“The _____ of _____ by Means of Natural _____”

Journalist Ian Monroe has created a new version of Darwin’s On the Origin of Species with all the words that do not appear in the King James Bible (33,000 of them) blacked out. The purpose, he explains in a statement:

I wanted people to reflect on the nature of language, and particularly on fundamentalism, and the notion of ‘the Bible said it, I believe it, that settles it,’ which seems to preclude most concepts in a modern worldview. I also thought it would be pretty funny to actually see what it would look like if you could visually remove all those modern concepts.

Andrew Sullivan & Sam Harris Working on a Book

On his blog The Daily Dish, Andrew Sullivan writes:

Since our online dialogue a couple of years ago, Sam and I have become good friends, and we are planning to turn our conversation into a little print on demand book, with some contributions from other atheists and believers. If you’d like to get on an email list so that when we manage to put this all together, we can notify you and tell you how you can get a copy—for your own or, we hope, teaching use or a basis for discussion groups—send an email to samandandrewdialogue@gmail.com. I’m a bit swamped right now but we hope to get this done soon.
We are going to donate all proceeds to St Jude’s Children Research Center.
This is about trying to restore a civil conversation between serious people of faith and sincere non-believers, to try and defuse and depolarize this debate some more.

The Spiritual Aspect of the Human-Animal Bond

Our friend Barbara King, an anthropologist at The College of William & Mary, has just published her newest book, Being With Animals, looking at the complex and deep connection we have with the animal kingdom. King traces the evolutionary and spiritual history of the way we relate to animals—expressed through cave art and hunting, domestication (described as a process of mutual engagement), and various religious traditions—and shares some of her own personal history with monkeys, apes, and cats.
As she sums up the book:

The idea is WHY are we so obsessed with animals, HOW did that come about in evolutionary and religious contexts, and WHAT does it all mean for the ethics of our relating with animals?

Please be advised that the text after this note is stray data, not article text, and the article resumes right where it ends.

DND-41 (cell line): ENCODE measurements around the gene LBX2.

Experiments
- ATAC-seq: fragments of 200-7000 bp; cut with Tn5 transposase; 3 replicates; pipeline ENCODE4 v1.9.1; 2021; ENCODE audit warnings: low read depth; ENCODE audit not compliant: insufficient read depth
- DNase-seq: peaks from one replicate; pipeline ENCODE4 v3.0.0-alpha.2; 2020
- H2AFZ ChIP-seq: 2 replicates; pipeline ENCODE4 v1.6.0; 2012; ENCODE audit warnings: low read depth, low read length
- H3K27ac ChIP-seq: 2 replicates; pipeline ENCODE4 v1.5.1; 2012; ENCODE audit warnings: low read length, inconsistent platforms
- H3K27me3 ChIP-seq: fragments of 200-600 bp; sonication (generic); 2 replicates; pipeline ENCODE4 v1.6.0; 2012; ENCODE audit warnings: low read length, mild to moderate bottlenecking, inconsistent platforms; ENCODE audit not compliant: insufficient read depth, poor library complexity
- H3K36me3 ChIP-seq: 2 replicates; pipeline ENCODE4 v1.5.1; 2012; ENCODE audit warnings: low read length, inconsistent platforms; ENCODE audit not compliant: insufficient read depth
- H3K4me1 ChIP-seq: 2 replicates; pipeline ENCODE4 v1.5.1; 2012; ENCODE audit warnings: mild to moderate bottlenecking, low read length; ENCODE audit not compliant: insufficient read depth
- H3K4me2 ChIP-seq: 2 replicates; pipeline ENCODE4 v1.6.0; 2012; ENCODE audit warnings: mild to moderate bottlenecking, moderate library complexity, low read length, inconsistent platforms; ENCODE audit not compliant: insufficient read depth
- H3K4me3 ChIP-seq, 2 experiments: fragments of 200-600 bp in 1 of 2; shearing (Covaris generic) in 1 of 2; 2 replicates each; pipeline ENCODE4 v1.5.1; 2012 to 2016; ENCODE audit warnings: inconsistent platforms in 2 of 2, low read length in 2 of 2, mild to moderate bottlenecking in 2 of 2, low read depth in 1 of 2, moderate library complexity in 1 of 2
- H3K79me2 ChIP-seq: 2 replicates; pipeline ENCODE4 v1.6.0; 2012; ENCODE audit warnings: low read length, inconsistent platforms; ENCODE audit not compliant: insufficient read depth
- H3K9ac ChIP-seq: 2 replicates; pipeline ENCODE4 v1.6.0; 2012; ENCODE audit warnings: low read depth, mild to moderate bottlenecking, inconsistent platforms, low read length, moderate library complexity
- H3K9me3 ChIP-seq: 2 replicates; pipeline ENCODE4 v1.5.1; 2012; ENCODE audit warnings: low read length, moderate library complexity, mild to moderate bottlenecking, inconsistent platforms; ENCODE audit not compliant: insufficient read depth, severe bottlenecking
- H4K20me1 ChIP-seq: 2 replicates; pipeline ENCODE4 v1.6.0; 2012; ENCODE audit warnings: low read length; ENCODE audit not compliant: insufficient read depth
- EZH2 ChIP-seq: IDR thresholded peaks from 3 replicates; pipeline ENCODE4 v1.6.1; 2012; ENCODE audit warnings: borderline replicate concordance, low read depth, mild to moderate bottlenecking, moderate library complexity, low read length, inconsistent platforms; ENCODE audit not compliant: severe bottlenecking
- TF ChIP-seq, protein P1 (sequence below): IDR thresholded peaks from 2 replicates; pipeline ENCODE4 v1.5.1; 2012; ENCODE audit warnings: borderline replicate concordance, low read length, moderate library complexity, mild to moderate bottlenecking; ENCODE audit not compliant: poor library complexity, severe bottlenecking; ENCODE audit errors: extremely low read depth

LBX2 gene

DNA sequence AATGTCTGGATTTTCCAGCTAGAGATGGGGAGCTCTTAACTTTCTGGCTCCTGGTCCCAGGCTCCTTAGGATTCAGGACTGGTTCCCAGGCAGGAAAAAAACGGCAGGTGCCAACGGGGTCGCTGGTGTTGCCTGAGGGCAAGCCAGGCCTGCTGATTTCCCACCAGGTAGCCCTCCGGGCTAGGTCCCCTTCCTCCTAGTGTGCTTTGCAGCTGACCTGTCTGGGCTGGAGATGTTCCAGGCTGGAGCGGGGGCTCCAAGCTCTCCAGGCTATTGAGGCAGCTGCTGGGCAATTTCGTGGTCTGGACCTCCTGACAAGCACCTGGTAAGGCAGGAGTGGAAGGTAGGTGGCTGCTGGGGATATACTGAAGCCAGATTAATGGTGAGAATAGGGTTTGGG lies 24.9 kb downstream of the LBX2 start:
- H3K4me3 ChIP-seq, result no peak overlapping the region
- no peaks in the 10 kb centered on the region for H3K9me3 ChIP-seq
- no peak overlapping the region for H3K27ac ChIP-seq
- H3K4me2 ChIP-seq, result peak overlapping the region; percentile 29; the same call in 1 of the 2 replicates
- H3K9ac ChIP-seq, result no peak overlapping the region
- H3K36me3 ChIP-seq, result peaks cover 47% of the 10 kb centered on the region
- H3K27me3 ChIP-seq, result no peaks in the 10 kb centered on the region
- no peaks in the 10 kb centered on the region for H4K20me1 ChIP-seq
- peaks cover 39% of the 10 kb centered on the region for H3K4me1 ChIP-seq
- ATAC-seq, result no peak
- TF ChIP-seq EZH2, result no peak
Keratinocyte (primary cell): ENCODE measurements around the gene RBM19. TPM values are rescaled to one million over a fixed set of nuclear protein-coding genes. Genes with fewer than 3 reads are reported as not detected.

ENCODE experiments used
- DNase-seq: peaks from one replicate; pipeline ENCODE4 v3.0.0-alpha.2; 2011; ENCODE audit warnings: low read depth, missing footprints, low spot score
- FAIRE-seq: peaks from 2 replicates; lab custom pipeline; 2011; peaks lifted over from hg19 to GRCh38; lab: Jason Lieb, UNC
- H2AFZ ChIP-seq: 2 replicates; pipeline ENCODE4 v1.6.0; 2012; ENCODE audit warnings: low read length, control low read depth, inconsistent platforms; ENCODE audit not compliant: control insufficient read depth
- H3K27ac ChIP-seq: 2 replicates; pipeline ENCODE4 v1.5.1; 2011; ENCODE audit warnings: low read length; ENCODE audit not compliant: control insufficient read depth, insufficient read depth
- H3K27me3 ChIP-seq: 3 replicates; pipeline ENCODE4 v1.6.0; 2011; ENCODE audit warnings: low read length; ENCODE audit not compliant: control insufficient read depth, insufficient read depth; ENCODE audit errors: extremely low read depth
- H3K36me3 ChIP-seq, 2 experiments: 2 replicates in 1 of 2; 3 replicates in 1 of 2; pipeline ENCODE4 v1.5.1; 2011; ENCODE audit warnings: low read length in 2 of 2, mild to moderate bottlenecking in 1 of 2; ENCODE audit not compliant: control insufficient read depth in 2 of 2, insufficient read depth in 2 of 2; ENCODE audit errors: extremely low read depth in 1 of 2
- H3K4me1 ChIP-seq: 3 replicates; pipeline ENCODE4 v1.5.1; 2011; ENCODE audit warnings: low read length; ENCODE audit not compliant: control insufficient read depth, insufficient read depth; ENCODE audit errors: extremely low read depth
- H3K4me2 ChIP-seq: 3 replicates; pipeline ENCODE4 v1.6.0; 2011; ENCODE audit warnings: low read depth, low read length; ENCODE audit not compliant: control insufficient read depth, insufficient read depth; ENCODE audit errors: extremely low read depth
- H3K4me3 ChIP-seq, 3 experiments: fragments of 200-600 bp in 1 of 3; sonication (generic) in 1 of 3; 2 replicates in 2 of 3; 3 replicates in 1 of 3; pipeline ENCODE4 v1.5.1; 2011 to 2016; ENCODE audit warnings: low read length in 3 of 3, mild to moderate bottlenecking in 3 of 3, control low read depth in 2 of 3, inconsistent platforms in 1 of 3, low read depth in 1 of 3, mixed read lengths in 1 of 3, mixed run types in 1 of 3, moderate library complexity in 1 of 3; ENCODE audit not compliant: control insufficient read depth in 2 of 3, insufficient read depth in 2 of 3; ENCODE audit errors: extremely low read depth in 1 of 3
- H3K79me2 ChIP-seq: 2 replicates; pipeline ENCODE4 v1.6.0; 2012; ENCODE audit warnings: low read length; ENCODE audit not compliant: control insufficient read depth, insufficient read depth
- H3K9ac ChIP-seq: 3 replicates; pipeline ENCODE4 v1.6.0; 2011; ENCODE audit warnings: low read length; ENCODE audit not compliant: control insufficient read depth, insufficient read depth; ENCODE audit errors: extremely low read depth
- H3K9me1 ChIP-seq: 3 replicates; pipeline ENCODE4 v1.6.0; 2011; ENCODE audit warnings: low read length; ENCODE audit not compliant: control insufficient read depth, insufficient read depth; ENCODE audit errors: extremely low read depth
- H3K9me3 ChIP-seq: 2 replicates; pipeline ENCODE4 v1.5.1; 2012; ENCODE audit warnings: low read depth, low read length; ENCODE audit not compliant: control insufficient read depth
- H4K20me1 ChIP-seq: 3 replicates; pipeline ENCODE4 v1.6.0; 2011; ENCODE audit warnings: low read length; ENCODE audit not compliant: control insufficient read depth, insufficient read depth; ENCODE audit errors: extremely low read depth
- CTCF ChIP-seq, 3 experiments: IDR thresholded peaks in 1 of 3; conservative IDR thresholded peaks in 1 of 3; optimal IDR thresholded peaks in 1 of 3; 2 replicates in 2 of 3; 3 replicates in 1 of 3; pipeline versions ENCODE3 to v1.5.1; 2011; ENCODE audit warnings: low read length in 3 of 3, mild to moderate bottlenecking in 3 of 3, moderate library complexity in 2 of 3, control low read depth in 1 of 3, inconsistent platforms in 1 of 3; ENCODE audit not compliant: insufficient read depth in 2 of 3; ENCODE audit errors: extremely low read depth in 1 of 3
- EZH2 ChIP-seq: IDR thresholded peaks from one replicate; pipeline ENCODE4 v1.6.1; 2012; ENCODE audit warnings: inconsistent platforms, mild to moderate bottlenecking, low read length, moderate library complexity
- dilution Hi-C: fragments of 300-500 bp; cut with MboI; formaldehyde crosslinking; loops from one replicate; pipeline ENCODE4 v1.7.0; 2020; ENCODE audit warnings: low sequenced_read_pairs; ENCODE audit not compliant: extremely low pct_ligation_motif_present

“Nothing Substantive” in “Signature of the Cell”

At BioLogos, evolutionary biologist Francisco Ayala has reviewed Discovery Institute fellow Stephen Meyer’s “intelligent design” book Signature in the Cell.
Here’s a snippet:

Meyer asserts that the theory of intelligent design has religious implications. “Those who believe in a transcendent God may, therefore, find support for their belief from the biological evidence that supports the theory of intelligent design” (p. 444). I do think that people of faith may find in the world many reasons that support their belief in God. But I don’t think that intelligent design is one of them. Quite the contrary. Indeed, there are good reasons to reject ID on religious grounds, in addition to scientific grounds. The biological information encased in the genome determines the traits that the developing organism will have, in humans as well as in other organisms. But humans are chock-full of design defects. We have a jaw that is not sufficiently large to accommodate all of our teeth, so that wisdom teeth have to be removed and other teeth straightened by an orthodontist. Our backbone is less than well designed for our bipedal gait, resulting in back pain and other problems in late life. The birth canal is too narrow for the head of the newborn to pass easily through it, so that millions of innocent babies—and their mothers—have died in childbirth throughout human history.
I could go on about human features that betray a design that certainly is not intelligent.

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